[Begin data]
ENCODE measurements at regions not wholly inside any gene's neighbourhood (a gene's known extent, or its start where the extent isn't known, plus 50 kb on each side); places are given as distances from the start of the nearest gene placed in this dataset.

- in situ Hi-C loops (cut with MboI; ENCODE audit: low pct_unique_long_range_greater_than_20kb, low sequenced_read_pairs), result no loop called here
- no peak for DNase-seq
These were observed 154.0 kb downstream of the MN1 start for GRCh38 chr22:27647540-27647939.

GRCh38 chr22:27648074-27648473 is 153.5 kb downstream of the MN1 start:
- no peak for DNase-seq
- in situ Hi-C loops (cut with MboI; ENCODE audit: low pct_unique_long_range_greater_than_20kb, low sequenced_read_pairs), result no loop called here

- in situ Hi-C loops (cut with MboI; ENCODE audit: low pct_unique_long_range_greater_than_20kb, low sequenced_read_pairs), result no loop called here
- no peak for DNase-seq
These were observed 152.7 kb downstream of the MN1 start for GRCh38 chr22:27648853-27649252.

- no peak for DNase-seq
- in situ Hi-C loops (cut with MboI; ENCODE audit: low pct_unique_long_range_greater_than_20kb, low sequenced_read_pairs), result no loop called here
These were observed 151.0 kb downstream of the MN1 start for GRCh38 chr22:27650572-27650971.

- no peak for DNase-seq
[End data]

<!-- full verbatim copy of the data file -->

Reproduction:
ENCODE measurements at regions not wholly inside any gene's neighbourhood (a gene's known extent, or its start where the extent isn't known, plus 50 kb on each side); places are given as distances from the start of the nearest gene placed in this dataset.

- in situ Hi-C loops (cut with MboI; ENCODE audit: low pct_unique_long_range_greater_than_20kb, low sequenced_read_pairs), result no loop called here
- no peak for DNase-seq
These were observed 154.0 kb downstream of the MN1 start for GRCh38 chr22:27647540-27647939.

GRCh38 chr22:27648074-27648473 is 153.5 kb downstream of the MN1 start:
- no peak for DNase-seq
- in situ Hi-C loops (cut with MboI; ENCODE audit: low pct_unique_long_range_greater_than_20kb, low sequenced_read_pairs), result no loop called here

- in situ Hi-C loops (cut with MboI; ENCODE audit: low pct_unique_long_range_greater_than_20kb, low sequenced_read_pairs), result no loop called here
- no peak for DNase-seq
These were observed 152.7 kb downstream of the MN1 start for GRCh38 chr22:27648853-27649252.

- no peak for DNase-seq
- in situ Hi-C loops (cut with MboI; ENCODE audit: low pct_unique_long_range_greater_than_20kb, low sequenced_read_pairs), result no loop called here
These were observed 151.0 kb downstream of the MN1 start for GRCh38 chr22:27650572-27650971.

- no peak for DNase-seq